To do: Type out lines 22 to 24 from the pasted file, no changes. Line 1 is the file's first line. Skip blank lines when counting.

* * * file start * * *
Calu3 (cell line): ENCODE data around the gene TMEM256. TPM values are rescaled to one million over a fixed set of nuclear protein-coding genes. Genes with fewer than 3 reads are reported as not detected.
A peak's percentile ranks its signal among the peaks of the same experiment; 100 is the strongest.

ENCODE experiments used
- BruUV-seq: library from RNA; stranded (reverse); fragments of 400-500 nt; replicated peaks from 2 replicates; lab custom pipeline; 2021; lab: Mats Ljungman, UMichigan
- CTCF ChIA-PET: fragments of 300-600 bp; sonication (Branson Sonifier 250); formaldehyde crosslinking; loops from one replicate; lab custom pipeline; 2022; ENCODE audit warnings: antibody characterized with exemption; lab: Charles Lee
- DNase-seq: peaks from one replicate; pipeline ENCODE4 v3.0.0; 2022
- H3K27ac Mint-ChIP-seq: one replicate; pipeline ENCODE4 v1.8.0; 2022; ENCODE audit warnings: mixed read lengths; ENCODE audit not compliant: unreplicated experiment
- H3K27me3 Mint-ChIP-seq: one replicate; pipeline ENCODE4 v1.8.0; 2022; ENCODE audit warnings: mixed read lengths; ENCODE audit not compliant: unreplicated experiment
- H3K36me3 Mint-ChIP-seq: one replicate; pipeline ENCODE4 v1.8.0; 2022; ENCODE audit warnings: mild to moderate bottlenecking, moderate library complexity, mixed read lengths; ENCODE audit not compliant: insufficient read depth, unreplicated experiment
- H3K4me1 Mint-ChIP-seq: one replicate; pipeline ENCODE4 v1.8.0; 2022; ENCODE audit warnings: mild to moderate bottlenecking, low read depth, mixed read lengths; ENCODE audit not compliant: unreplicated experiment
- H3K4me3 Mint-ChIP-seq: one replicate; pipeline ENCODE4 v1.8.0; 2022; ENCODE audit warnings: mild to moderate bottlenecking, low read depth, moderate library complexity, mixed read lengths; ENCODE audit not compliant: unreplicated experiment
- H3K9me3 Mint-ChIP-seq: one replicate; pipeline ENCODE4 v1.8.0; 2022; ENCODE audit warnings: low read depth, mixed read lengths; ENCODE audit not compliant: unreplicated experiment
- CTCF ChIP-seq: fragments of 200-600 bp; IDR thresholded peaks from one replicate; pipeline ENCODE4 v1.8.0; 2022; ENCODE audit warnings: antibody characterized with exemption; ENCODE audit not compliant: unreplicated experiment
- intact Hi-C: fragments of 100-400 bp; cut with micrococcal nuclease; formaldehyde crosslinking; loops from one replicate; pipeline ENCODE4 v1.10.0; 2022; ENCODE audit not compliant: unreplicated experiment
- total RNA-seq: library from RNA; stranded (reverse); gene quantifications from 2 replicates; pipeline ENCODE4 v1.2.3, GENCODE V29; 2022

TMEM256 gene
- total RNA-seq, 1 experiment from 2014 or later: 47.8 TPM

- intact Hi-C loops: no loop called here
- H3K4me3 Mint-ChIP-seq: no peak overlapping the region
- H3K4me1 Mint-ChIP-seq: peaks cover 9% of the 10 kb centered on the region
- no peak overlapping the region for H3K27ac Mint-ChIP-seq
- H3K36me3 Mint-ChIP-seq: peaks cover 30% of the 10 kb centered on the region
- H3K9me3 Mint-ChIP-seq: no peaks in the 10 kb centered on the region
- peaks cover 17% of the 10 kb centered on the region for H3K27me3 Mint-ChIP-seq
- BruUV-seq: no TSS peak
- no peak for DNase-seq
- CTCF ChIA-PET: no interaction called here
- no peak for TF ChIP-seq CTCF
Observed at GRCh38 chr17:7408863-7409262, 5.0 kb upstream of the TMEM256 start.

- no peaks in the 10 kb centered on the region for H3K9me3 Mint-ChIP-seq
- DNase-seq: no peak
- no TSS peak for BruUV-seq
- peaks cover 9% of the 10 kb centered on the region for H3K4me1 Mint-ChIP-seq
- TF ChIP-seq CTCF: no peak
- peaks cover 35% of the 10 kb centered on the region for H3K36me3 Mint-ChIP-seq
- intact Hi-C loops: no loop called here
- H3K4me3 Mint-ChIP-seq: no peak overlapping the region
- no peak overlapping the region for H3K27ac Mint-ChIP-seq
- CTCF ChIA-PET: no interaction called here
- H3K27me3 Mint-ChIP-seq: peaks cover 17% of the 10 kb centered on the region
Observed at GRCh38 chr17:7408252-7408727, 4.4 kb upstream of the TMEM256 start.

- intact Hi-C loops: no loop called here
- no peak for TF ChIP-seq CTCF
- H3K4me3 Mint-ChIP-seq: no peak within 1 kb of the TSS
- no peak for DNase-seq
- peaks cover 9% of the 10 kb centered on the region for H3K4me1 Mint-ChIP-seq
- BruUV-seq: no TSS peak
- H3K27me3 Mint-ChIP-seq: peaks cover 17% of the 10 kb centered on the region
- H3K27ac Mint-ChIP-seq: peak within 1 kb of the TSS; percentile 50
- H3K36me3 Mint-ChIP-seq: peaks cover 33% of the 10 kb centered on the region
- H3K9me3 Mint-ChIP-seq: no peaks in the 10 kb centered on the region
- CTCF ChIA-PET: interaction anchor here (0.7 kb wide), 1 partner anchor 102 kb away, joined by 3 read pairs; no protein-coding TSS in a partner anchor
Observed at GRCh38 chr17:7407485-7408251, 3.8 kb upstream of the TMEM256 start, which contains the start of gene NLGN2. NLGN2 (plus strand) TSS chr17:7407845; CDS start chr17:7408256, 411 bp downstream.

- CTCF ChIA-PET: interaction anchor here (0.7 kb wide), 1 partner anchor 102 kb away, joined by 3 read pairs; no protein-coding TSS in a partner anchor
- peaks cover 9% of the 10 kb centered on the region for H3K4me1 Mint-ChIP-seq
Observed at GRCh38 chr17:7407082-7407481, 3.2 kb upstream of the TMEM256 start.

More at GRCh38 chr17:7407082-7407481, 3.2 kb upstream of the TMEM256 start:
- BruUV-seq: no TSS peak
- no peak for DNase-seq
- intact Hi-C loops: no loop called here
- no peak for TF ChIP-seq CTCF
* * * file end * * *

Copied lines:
- H3K36me3 Mint-ChIP-seq: peaks cover 30% of the 10 kb centered on the region
- H3K9me3 Mint-ChIP-seq: no peaks in the 10 kb centered on the region
- peaks cover 17% of the 10 kb centered on the region for H3K27me3 Mint-ChIP-seq